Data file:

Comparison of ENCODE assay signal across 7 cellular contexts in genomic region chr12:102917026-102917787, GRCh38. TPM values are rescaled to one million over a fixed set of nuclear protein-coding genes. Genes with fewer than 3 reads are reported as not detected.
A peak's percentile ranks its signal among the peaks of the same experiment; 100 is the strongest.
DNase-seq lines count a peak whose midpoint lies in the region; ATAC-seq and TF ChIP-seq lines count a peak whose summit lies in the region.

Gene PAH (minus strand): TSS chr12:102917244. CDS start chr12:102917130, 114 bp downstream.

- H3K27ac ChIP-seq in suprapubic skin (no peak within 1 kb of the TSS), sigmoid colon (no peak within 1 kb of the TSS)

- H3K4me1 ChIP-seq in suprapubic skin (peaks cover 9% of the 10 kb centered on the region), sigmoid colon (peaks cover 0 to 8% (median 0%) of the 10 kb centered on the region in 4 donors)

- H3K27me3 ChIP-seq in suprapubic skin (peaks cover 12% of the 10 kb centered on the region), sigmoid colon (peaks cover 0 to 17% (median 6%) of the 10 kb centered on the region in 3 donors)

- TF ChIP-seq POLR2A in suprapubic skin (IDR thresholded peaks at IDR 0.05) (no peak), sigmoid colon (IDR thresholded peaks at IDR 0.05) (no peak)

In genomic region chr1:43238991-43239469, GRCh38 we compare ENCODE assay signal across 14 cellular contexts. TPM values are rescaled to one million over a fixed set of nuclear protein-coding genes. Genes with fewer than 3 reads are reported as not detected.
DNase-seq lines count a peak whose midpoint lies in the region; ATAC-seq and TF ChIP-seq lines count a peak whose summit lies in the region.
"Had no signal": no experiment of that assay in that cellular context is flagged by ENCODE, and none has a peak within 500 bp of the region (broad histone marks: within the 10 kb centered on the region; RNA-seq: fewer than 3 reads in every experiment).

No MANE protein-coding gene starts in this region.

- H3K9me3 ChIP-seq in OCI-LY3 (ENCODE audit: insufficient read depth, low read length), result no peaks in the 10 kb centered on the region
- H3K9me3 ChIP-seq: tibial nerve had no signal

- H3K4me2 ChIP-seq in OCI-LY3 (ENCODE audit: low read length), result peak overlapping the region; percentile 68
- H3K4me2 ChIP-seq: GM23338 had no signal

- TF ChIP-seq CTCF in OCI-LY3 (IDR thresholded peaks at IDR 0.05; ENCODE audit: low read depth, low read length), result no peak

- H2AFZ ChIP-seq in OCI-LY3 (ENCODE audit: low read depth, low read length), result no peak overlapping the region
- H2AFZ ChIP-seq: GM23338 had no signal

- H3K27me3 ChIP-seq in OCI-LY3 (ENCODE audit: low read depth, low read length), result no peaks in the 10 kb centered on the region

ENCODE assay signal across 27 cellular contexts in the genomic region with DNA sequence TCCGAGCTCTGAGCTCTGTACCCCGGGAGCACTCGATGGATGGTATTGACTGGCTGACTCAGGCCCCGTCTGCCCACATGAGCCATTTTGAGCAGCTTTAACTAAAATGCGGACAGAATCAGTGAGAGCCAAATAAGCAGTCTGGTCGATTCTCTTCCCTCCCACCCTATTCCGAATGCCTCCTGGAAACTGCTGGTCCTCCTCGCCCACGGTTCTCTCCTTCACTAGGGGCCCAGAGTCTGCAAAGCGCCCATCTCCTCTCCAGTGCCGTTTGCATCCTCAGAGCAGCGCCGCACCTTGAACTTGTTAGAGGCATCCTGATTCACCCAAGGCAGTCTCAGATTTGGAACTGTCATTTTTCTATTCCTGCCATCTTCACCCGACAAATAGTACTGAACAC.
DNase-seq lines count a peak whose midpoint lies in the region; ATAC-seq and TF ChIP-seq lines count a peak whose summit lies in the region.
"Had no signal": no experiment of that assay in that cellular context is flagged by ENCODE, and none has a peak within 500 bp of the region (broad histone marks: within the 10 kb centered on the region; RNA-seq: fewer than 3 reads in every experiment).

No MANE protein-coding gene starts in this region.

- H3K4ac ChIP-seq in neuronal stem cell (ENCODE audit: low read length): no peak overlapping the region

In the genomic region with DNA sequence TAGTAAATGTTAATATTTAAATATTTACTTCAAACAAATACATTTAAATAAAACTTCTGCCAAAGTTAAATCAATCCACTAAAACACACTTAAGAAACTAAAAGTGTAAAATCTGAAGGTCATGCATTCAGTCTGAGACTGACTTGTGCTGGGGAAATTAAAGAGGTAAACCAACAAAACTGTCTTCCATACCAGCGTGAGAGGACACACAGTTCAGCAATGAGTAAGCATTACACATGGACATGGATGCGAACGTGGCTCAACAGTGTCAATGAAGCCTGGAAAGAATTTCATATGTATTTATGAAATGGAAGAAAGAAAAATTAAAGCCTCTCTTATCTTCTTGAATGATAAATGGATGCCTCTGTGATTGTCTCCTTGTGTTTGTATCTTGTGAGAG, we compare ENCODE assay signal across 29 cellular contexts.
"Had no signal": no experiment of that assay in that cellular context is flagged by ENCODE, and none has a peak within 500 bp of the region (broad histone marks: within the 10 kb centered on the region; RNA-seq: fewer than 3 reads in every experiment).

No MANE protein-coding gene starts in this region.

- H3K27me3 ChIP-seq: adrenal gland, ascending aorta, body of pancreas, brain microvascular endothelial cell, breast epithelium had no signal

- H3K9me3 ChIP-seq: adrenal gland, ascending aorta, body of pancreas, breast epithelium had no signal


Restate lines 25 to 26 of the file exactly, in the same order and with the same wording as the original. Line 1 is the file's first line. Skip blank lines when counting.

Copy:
- H3K4ac ChIP-seq in neuronal stem cell (ENCODE audit: low read length): no peak overlapping the region

In the genomic region with DNA sequence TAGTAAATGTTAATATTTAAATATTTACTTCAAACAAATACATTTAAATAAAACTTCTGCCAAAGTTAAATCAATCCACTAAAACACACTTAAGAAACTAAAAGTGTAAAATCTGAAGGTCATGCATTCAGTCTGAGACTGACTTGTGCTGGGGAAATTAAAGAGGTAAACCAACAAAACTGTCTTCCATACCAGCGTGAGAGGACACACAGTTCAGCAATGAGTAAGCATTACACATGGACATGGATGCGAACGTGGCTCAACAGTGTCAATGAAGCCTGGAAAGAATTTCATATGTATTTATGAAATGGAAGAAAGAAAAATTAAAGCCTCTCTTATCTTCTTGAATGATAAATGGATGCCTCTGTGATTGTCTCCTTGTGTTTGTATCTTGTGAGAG, we compare ENCODE assay signal across 29 cellular contexts.